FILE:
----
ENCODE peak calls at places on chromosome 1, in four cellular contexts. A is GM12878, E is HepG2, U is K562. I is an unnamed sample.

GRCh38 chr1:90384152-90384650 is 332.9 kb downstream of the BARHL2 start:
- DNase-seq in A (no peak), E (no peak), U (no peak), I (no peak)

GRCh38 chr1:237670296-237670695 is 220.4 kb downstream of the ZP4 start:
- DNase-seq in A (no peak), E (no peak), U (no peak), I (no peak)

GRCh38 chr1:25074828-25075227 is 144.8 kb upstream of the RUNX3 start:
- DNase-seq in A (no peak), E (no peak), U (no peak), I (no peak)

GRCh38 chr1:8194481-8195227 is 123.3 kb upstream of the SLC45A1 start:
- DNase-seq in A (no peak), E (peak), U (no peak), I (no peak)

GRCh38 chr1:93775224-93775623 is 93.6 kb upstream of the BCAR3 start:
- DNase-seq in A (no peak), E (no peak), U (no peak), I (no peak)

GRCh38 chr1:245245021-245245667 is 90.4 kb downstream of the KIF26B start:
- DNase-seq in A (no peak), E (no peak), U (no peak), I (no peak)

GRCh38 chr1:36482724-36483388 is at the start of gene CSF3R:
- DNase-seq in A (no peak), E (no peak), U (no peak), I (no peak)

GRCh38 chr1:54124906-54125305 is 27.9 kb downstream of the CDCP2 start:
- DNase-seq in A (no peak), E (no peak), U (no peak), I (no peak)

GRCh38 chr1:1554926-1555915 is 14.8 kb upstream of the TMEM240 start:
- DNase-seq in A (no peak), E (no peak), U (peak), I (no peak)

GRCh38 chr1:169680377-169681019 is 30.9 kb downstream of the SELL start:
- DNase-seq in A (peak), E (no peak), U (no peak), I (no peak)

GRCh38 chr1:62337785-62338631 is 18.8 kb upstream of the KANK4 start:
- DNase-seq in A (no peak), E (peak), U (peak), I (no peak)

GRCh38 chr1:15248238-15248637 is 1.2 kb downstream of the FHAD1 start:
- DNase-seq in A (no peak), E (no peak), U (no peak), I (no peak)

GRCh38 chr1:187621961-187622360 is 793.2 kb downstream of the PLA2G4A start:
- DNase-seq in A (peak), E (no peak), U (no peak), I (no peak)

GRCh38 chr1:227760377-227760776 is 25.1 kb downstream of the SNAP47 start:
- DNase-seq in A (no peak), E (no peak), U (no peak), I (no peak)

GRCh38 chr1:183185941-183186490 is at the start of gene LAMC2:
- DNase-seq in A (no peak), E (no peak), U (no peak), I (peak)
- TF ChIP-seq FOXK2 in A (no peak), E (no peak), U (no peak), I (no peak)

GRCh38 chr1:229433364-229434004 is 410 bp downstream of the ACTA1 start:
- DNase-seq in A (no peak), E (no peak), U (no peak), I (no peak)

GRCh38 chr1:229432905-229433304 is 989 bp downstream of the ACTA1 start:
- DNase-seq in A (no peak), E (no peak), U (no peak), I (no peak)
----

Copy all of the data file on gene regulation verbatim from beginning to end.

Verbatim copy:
ENCODE peak calls at places on chromosome 1, in four cellular contexts. A is GM12878, E is HepG2, U is K562. I is an unnamed sample.

GRCh38 chr1:90384152-90384650 is 332.9 kb downstream of the BARHL2 start:
- DNase-seq in A (no peak), E (no peak), U (no peak), I (no peak)

GRCh38 chr1:237670296-237670695 is 220.4 kb downstream of the ZP4 start:
- DNase-seq in A (no peak), E (no peak), U (no peak), I (no peak)

GRCh38 chr1:25074828-25075227 is 144.8 kb upstream of the RUNX3 start:
- DNase-seq in A (no peak), E (no peak), U (no peak), I (no peak)

GRCh38 chr1:8194481-8195227 is 123.3 kb upstream of the SLC45A1 start:
- DNase-seq in A (no peak), E (peak), U (no peak), I (no peak)

GRCh38 chr1:93775224-93775623 is 93.6 kb upstream of the BCAR3 start:
- DNase-seq in A (no peak), E (no peak), U (no peak), I (no peak)

GRCh38 chr1:245245021-245245667 is 90.4 kb downstream of the KIF26B start:
- DNase-seq in A (no peak), E (no peak), U (no peak), I (no peak)

GRCh38 chr1:36482724-36483388 is at the start of gene CSF3R:
- DNase-seq in A (no peak), E (no peak), U (no peak), I (no peak)

GRCh38 chr1:54124906-54125305 is 27.9 kb downstream of the CDCP2 start:
- DNase-seq in A (no peak), E (no peak), U (no peak), I (no peak)

GRCh38 chr1:1554926-1555915 is 14.8 kb upstream of the TMEM240 start:
- DNase-seq in A (no peak), E (no peak), U (peak), I (no peak)

GRCh38 chr1:169680377-169681019 is 30.9 kb downstream of the SELL start:
- DNase-seq in A (peak), E (no peak), U (no peak), I (no peak)

GRCh38 chr1:62337785-62338631 is 18.8 kb upstream of the KANK4 start:
- DNase-seq in A (no peak), E (peak), U (peak), I (no peak)

GRCh38 chr1:15248238-15248637 is 1.2 kb downstream of the FHAD1 start:
- DNase-seq in A (no peak), E (no peak), U (no peak), I (no peak)

GRCh38 chr1:187621961-187622360 is 793.2 kb downstream of the PLA2G4A start:
- DNase-seq in A (peak), E (no peak), U (no peak), I (no peak)

GRCh38 chr1:227760377-227760776 is 25.1 kb downstream of the SNAP47 start:
- DNase-seq in A (no peak), E (no peak), U (no peak), I (no peak)

GRCh38 chr1:183185941-183186490 is at the start of gene LAMC2:
- DNase-seq in A (no peak), E (no peak), U (no peak), I (peak)
- TF ChIP-seq FOXK2 in A (no peak), E (no peak), U (no peak), I (no peak)

GRCh38 chr1:229433364-229434004 is 410 bp downstream of the ACTA1 start:
- DNase-seq in A (no peak), E (no peak), U (no peak), I (no peak)

GRCh38 chr1:229432905-229433304 is 989 bp downstream of the ACTA1 start:
- DNase-seq in A (no peak), E (no peak), U (no peak), I (no peak)